Poland is known for its greenery, its grandiose landscapes, its sometimes still wild nature. But it is also the country of coal, often singled out in Europe for its environmental policy, and which suffers like many from pollution.
Take the example of the city of Krakow, which has serious pollution problems, whether from the cars or the coal factories that surround it: on average, the inhabitants of Krakow lose three and a half years of hope of life due to pollution.
Also, the city, which is one of the most polluted in Europe, is trying to make efforts and has already banned individual coal heating or cars in its historic center. It is the first metropolis in Poland to take such measures. According to Bartosz Piłat, one of the leaders of an association that monitors air quality in Poland, the situation is starting to improve: “Ten years ago, you could compare the concentration of fine particles in the air in Krakow with that of New Delhi. Today it still happens, but it’s not a hundred days a year like before. It’s more five or twelve days a year.”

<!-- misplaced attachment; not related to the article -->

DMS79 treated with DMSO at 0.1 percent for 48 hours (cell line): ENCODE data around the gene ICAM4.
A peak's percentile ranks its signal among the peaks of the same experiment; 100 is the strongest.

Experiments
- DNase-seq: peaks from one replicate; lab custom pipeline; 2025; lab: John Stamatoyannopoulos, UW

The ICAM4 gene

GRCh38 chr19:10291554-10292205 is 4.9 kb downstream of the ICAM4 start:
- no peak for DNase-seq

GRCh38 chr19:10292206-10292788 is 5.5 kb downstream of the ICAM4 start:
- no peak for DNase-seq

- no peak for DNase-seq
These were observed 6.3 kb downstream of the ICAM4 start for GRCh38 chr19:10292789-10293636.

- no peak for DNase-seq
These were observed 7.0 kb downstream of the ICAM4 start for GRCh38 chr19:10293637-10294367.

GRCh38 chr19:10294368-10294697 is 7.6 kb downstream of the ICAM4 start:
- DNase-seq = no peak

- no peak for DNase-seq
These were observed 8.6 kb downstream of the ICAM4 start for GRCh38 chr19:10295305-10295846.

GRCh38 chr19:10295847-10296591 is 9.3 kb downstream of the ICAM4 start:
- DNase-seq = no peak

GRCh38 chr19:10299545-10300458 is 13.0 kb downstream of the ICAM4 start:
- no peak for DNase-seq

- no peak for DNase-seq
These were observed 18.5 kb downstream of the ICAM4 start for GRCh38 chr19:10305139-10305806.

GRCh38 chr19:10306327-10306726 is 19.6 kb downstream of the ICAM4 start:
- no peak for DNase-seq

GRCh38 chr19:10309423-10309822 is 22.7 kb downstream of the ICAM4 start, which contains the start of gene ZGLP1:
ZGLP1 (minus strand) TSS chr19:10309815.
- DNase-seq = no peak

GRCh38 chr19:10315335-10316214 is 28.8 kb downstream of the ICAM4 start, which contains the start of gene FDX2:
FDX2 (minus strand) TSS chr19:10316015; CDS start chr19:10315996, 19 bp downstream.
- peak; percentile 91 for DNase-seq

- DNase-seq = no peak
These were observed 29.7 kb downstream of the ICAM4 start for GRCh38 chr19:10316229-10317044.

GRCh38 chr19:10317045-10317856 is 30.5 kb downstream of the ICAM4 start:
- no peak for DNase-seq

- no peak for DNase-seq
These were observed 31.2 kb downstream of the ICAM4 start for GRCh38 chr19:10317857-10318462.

Air pollution causes 45,000 premature deaths a year in the country. It is to reduce pollution that the city has decided to ban old vehicles on almost all these streets from next year. Krakow will gradually reduce the number of vehicles allowed in the city. Once fully implemented in 2026, only petrol cars built after 2000 and diesels built after 2010 will be able to drive.
Electric bikes instead of cars
Krakow has one of the largest pedestrian and cycle bridges in Poland and has launched an e-bike lending program as part of the European Low-Carb project which involves six regions in Central Europe and builds on their joint efforts to reduce emissions from their transport systems.
Environmental degradation is indeed seen as the price to pay for the country’s economic development. Added to this are geopolitical issues: deprived of its coal and without a nuclear power plant, Poland would be forced to depend on Russian gas. Environmental associations are pushing for the development of renewable energy, but 90% of energy still comes from burning coal in the country.